How to choose a school for your child?| Instichoose

How to choose a school for your child?

Admissions are open and you’re floundering … what to do?

Admission season is upon us once again and it may be your first time at the rodeo if you have a 2 ½ year old. While you may be thinking, ‘My child is too young to start school already!’, nursery education is actually an important part of a child’s educational journey because it gives them a strong foundation for their future studies as well as an opportunity to learn important social skills as well as other soft skills that they will need once their formal education starts.

There seem to be a million options out there with every blog, magazine, and paper touting a ‘top ten’ list for every kind of school imaginable. As diligent parents we want to learn everything we can to help our children get ahead, but it gets overwhelming sometimes! This is not another ‘best of’ or ‘check out these schools’ list, because beauty is in the eye of the beholder and while one school may be great for one child, it may not be a good fit for another. And just because a brand name school accepted your check, doesn’t mean that your child will thrive there. This list is intended to give you some pointers of what to look for in a school.

It is important that you clarify with your top choices what their age requirements are and check your chosen board to see if they have any requirements that may affect your child when exam time rolls around in 12 years. CBSE doesn’t list a minimum age, but does state that the child must be the correct age according to their state’s education laws.

Other things to take into consideration when choosing a school: proximity, security, accessibility/transparency, teachers, feedback/reputation, fee structure, infrastructure/co-curricular activities, and curriculum.

  1. Commute: Research shows that a commute longer than 10 miles (~16 kilometres) is physically and mentally harmful to adults and can lead to a number of issues, including high blood pressure, obesity, neck pain, and even loneliness. If it’s that detrimental to adults, think about the impact on a child. With the state of roads and traffic in this country, children are regularly on the school bus for periods up to one hour or longer. If possible, find a school close to home that will minimise your child’s journey time as much as possible. If your top choices are further away, find a school that will ensure that they will have enough buses and routes so your child will not be on the bus longer than 50-55 minutes each way.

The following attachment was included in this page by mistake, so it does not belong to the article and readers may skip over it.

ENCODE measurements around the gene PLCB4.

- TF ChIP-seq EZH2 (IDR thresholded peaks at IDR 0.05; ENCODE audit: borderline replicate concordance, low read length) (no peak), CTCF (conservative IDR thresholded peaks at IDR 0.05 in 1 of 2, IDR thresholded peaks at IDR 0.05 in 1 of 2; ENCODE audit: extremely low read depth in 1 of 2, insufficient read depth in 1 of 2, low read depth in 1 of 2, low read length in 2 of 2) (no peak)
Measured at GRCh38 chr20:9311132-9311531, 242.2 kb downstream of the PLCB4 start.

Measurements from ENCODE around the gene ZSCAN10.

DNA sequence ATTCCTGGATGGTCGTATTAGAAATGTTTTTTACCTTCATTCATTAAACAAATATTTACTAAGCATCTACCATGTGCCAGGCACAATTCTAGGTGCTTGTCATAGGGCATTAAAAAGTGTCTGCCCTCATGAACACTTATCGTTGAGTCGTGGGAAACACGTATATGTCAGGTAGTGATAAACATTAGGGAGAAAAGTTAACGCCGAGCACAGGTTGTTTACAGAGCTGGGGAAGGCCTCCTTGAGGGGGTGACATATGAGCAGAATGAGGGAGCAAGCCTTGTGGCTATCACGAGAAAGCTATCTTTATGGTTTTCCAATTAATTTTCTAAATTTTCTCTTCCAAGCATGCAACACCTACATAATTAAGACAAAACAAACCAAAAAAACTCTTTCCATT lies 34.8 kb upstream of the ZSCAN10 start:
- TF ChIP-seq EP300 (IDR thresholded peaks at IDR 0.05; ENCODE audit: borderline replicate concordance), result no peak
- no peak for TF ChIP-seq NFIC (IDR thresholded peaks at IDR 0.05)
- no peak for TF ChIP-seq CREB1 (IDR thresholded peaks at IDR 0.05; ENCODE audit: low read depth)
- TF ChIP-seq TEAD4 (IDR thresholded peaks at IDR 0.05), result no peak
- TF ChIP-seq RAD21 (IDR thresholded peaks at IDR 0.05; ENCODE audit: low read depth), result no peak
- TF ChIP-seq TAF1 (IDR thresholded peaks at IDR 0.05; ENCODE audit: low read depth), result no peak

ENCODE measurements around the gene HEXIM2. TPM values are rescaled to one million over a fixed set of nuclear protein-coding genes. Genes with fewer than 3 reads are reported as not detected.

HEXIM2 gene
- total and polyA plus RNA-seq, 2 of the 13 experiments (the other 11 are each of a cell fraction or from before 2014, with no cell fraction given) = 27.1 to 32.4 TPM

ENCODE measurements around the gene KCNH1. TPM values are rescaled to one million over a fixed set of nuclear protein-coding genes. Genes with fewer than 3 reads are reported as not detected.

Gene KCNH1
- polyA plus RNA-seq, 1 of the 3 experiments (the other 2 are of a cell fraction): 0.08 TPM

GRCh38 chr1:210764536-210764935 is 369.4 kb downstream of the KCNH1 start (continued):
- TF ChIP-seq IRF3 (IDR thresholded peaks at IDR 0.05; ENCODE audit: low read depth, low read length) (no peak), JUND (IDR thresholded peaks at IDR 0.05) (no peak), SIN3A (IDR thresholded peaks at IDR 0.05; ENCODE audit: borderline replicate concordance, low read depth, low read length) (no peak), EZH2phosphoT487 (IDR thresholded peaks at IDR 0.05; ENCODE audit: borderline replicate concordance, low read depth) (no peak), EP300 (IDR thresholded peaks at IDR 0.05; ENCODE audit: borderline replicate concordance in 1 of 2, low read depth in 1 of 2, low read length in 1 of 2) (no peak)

1. When visiting schools ask what their policies are for parent visits. Do they allow you access to your child’s classroom on a working day? What happens if you drop in unannounced? Are you able to meet with the founders, head of school, or prospective teachers before making your decision or do you only get to talk to an admissions counsellor?

  1. Does the school have systems in place to ensure open lines of communication between parents, teachers, and administrators? Are they forthcoming with their assessment process? Does it cover non-academic skills such as critical thinking, change management, creativity, innovation, problem-solving, or consensus-building? Are you regularly updated on your child’s progress?

  1. Teachers: Having a good teacher is one of the most important things for a small child. This is the place they will be spending a large portion of their time outside of home and if their teacher isn’t a loving, nurturing force then it can be detrimental on a child’s development. Before deciding on a school ( if possible) meet your child’s prospective teachers. Ask to see them in the learning environment to see how they interact with students. Ask them if they know the passion or interest of any given student. Some schools even schedule home visits prior to the start of the school year to give teachers the opportunity to meet each new student in their home environment to allow them time to get to know them and their families.